Use These 4 Time-Tested Tips to Motivate Your Students
One of the pitfalls when it comes to motivating students is that teachers get themselves too fixated on curriculum. Teachers are afraid that when students fall behind the set curriculum, it will be reflected on external examinations. However, you need to encourage your students to be energetic and to find learning experiences interesting, satisfying and sometimes challenging. Your goal as the teacher is to prepare students for their later lives, educate and guide them for further learning and fulfillment.
The challenge for teachers to make the classroom learning interesting and fit the curriculum has always existed. Even from over a century ago, the reform movement to engage students in school learning was a big goal for teachers and education philosopher John Dewey was a frontier in this topic. John Dewey promoted the idea that school learning should relate to skills and knowledge that will be useful for life outside of school, advocating that students would have a better learning experience by relating the two different worlds, and this in turn, motivates further learning. Dewey believed that a classroom of passive students, with the teacher simply feeding the knowledge was ineffective, and that a mutual effort was necessary for an optimal learning experience. Education styles such as that mentioned above is a thing of the past, on the most part, and we refer to it as traditional education.
Dewey suggested that the prevention of classroom misbehavior, and the encouragement of student participation, had to have a link between a student’s classroom learning and current interests and experiences. This suggestion does not mean that Dewey disregarded school curriculum in support of individual learning. Here are four of his suggestions and examples, which are summed up as below:
- Students help teacher’s select specific reading assignments after they get a clear idea about the goals of the class. Example: teachers want to teach students about creative writing and students choose to read recent bestseller instead of a classic book.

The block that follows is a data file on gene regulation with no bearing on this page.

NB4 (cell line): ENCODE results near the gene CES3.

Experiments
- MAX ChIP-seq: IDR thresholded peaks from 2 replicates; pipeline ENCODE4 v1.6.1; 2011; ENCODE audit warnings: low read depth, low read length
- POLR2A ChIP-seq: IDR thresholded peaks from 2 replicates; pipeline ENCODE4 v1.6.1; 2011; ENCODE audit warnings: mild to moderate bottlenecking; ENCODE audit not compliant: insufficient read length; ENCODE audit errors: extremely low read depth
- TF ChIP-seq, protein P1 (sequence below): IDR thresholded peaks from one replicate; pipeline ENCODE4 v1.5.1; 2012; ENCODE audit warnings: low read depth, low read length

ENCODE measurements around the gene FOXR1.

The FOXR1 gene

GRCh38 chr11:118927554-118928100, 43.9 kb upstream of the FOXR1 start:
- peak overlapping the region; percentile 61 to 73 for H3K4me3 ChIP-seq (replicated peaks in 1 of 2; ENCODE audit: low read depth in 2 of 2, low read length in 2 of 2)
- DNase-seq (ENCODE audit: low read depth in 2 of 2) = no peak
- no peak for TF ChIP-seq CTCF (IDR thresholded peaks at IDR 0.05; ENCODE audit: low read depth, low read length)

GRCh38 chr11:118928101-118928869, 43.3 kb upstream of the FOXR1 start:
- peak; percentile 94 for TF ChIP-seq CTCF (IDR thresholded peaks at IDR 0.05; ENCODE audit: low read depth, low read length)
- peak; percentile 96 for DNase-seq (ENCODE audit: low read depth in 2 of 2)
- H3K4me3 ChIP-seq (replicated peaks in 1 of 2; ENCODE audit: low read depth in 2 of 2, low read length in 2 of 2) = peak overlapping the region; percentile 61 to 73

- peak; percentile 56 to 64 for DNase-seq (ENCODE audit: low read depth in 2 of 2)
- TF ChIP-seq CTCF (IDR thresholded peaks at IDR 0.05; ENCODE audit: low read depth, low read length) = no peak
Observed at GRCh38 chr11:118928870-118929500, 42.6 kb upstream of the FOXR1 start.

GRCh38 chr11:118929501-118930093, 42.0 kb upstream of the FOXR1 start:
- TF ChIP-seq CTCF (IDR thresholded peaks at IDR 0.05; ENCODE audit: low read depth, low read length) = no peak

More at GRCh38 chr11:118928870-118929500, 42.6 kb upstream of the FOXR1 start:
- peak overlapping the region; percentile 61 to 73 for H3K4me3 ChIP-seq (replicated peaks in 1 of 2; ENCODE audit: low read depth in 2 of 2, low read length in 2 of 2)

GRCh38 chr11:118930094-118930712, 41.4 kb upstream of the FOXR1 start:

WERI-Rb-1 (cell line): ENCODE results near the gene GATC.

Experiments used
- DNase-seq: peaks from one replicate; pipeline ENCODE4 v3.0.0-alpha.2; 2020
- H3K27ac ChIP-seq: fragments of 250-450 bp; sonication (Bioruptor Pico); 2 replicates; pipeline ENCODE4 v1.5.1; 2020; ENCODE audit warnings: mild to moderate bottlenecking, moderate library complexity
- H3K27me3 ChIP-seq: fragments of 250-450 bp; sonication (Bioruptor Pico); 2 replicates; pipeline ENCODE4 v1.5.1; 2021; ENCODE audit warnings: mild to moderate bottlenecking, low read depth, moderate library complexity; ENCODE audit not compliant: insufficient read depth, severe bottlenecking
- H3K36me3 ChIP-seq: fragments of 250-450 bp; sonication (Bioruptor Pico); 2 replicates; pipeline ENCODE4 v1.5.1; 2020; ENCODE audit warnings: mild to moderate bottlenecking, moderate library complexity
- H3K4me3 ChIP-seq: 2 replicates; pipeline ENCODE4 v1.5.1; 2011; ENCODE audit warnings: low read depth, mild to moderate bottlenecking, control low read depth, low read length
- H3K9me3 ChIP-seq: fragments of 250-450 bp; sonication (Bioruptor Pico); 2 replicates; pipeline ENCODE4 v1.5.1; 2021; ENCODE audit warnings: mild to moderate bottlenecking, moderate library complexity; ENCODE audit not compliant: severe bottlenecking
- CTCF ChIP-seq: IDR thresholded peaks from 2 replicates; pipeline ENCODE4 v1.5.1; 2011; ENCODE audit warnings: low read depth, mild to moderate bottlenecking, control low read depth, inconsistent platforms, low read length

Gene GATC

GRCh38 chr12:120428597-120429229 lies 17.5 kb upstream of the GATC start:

- Students should be able to decide on and work on topics that are of personal interest. Example: students are learning about the cosmology, and where most other students choose to study the solar system, a student decides to do research on black holes.
- Teachers should be open about learning from students while bringing their own experience and interests to the class. Example: students are learning about different cultures, and a student talks about how his ethnic family celebrates a certain holiday.
- Students should gain in-depth knowledge by participating in the world away from the classroom. Example: students working on writing a letter to district officials.
As you can see, such classrooms will have much flexibility. Although teachers should have plans to meet the goal for the whole class, there should be enough flexibility to facilitate individual students’ goals. This approach will facilitate student willingness to learn effectively. Students do not merely memorize, but gain the advantage of understanding and take the learned skills with them for the rest of their lives.
A note on intrinsic versus extrinsic motivation
According to The Merriam-Webster Dictionary, “motivation” is the act of giving motive, and “motive” is defined as “implies an emotion or desire operating on the will and causing it to act.” Motivation can come from within (intrinsic), or outside (extrinsic), or both. Intrinsic motivation is something that is difficult to change, as it is a somewhat built-in part of an individual and traits are much harder to change than behaviors. You will need to know how to stimulate students who rely on intrinsic motivation. Intrinsic motivation to learn is the key to an optimal learning environment. External motivation occurs when students are absorbed in tasks, challenged and motivated by their own choices.
Remember that your job as a new teacher is not to make education entertaining for your students, but rather to motivate them to seek it out on their own. You want to guide them but to still allow them room to be inspired all on their own.